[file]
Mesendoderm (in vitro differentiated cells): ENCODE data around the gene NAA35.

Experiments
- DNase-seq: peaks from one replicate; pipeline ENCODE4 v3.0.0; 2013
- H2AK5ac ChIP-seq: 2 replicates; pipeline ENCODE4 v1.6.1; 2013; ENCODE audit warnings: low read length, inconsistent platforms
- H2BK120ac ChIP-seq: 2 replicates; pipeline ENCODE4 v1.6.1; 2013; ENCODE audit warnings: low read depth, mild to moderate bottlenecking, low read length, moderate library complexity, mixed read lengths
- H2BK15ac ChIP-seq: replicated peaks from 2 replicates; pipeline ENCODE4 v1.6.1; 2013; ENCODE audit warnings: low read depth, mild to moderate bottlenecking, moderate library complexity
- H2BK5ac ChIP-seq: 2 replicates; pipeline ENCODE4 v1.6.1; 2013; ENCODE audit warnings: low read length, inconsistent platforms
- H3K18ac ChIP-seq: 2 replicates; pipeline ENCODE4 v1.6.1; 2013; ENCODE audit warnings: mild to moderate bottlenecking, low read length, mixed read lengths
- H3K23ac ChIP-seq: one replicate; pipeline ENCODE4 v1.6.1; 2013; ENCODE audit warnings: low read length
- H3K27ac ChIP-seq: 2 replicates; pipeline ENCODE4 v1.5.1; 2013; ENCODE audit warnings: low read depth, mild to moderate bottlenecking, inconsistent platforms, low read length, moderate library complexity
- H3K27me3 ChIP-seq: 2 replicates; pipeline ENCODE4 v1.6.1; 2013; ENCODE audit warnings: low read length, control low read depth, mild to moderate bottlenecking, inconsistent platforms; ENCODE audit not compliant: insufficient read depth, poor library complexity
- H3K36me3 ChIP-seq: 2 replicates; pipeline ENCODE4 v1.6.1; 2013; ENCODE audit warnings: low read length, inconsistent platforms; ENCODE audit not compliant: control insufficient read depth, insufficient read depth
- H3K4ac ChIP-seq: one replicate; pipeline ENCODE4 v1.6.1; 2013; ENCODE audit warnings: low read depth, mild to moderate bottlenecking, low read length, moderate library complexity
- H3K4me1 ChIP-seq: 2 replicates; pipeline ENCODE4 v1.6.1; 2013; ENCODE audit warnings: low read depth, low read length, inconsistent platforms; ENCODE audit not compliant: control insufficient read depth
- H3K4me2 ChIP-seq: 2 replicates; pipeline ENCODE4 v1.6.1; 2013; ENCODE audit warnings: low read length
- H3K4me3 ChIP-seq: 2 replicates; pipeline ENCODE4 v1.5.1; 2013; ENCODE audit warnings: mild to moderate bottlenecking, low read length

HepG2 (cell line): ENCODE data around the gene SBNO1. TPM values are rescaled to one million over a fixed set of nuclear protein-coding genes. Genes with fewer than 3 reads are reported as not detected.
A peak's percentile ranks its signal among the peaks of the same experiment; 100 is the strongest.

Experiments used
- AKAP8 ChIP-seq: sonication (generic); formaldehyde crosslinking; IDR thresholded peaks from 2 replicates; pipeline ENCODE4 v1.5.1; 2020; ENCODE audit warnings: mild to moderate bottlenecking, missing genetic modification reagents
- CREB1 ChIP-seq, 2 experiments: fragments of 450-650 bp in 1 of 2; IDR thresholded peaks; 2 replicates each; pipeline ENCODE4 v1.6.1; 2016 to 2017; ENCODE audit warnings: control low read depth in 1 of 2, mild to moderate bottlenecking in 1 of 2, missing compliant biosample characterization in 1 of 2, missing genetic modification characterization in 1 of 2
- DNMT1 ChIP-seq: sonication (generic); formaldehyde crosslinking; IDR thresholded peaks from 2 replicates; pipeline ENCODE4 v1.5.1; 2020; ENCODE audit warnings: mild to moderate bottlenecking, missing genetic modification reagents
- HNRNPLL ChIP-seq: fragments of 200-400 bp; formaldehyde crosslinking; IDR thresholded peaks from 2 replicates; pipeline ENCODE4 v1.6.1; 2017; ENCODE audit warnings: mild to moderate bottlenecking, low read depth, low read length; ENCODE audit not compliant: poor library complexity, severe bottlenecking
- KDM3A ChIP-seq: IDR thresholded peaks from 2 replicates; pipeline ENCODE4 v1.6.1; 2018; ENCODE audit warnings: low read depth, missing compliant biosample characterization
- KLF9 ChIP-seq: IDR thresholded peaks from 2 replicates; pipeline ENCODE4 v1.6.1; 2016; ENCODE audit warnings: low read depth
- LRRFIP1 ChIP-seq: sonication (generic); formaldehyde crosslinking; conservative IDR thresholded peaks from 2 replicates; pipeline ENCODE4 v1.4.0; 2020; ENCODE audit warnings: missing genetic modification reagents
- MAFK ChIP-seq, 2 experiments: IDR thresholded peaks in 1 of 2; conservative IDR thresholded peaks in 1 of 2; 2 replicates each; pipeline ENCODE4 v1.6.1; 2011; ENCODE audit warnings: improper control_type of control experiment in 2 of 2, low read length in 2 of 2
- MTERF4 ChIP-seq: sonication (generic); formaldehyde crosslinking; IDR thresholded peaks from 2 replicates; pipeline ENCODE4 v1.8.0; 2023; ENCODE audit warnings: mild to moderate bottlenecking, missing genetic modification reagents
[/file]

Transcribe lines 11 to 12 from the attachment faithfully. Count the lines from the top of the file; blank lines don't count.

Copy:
- H3K27me3 ChIP-seq: 2 replicates; pipeline ENCODE4 v1.6.1; 2013; ENCODE audit warnings: low read length, control low read depth, mild to moderate bottlenecking, inconsistent platforms; ENCODE audit not compliant: insufficient read depth, poor library complexity
- H3K36me3 ChIP-seq: 2 replicates; pipeline ENCODE4 v1.6.1; 2013; ENCODE audit warnings: low read length, inconsistent platforms; ENCODE audit not compliant: control insufficient read depth, insufficient read depth